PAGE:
Image from Hansel and Gretel
Next week marks World Folktales and Fables Week (March 19-25), a week where we encourage everyone to learn more about the lessons and cultural background of folktales, fables, and other traditional stories from around the world. Are you looking for fun and interactive ways to celebrate in the classroom? We have put together five ways to excite your students about the week!
Importance of Folktales and Fables
Folktales and fables have existed for centuries and continue to delight and educate children today. These effective teaching tools have simple characters, settings, and conflict to keep children engaged. In addition, the tales offer social lessons such as the consequences of good and bad behavior, the value of working together, and the reward of courage and ingenuity.
These stories also provide a unique opportunity to expose students to other cultures and languages worldwide.
Image from The Giant Turnip
After exploring the differences between a folktale, a fable, and even a fairytale, read a selection from each genre. Choose stories the students might know, like Hansel and Gretel or Goldilocks and the Three Bears. Or, choose ones from different parts of the world, such as The Crow King from Korea or The Giant Turnip from Russia. You can even introduce reimagined tales such as The Three Little Howlers or Jill and The Beanstalk. If you have bilingual students in the classroom, ask them to read their favorite story to the class in their home language or share a traditional story from their culture!
Image from The Three Little Howlers
Once you have selected a few different tales, let the fun begin!
1. With the students divided into two groups, give each group two envelopes. One envelope will contain images from familiar folktales and fables, either the ones that have been read in class or well-known ones such as “The Three Little Pigs”. The other envelope will contain the titles of the stories. Each group will have a set amount of time to match the pictures to the titles. The team that finishes first wins.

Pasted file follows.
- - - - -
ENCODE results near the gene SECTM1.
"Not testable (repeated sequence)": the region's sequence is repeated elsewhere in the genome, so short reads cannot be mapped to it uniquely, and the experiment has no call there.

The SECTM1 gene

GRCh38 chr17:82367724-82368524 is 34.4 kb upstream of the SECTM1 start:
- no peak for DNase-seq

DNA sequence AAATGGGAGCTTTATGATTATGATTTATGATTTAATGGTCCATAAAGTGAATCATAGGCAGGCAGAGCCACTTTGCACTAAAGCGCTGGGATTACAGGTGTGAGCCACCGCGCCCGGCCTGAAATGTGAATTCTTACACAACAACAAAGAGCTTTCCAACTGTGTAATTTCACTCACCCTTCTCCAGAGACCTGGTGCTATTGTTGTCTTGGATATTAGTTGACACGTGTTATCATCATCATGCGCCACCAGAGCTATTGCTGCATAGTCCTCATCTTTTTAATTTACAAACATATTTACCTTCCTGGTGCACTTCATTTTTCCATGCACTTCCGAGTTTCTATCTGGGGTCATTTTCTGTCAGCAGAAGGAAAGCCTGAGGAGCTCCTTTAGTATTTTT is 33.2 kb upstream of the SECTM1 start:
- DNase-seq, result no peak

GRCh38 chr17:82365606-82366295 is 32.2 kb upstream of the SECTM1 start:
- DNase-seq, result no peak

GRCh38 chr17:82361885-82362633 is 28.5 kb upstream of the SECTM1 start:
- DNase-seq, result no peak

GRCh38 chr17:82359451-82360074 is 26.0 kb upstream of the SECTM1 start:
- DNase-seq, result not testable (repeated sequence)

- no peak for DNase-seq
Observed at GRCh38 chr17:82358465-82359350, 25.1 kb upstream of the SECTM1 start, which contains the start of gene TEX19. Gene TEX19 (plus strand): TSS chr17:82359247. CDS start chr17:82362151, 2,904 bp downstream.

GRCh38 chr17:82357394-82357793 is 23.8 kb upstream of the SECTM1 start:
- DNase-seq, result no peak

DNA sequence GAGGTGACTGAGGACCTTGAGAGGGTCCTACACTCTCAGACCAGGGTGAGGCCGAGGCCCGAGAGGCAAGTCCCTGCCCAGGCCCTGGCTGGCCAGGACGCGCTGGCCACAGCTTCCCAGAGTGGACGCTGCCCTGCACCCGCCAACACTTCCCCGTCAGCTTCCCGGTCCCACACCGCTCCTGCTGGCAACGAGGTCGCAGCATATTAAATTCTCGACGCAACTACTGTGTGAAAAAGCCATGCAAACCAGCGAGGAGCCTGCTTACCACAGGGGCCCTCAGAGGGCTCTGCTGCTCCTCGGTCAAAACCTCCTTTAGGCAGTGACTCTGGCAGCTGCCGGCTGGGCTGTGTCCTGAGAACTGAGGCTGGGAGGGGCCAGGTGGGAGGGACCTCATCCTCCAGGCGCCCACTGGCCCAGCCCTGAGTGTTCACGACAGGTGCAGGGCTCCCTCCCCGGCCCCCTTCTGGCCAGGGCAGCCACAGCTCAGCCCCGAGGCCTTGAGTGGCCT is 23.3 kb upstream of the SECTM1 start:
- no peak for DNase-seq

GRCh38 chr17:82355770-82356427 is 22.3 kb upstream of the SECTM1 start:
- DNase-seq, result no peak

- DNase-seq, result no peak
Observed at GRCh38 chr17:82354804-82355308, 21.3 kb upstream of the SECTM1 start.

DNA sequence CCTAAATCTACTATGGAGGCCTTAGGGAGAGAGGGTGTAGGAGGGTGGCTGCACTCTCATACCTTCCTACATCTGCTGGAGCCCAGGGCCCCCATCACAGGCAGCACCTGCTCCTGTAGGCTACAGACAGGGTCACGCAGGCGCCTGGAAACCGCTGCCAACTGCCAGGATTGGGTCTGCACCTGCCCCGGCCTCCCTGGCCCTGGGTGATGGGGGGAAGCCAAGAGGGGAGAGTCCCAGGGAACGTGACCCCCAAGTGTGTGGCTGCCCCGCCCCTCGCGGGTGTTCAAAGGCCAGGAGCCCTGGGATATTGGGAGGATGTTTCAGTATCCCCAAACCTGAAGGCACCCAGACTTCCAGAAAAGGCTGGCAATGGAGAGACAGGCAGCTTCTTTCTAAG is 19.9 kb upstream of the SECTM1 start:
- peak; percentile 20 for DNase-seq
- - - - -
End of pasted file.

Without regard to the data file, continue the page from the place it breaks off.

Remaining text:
2. For this activity, place the students into three groups. Each group will get an envelope with a story divided into pieces. They will have a set amount of time to read the story and then organize the pieces into the correct order. Afterward, have the students talk about what they liked about each story, what they did not like, and what they learned from each one.
3. Place the students into groups, and give each group either a folktale, fable, or fairytale to read amongst themselves. Then, each group will have to retell the story to their classmates with a twist: every time the teacher claps, a different member of the team must continue the story. They cannot read the story while telling it, although other members of the group can help.
Image from Yeh-Hsien: A Chinese Cinderella
4. Students will remain in the same groups. This time they will be assigned a story that they will perform. Every member of the team must participate as a character. They will have between 5 and 10 minutes of preparation, and then they must be ready to present.
5. Like charades, the students will compete to discover the story. With the class divided into two groups, one person from the group will mimic the story, and the others will try to guess. The team with the most correct answers wins.
For more book and lesson plan ideas, visit LanguageLizard.com. Don’t forget to visit our YouTube channel for fun videos too!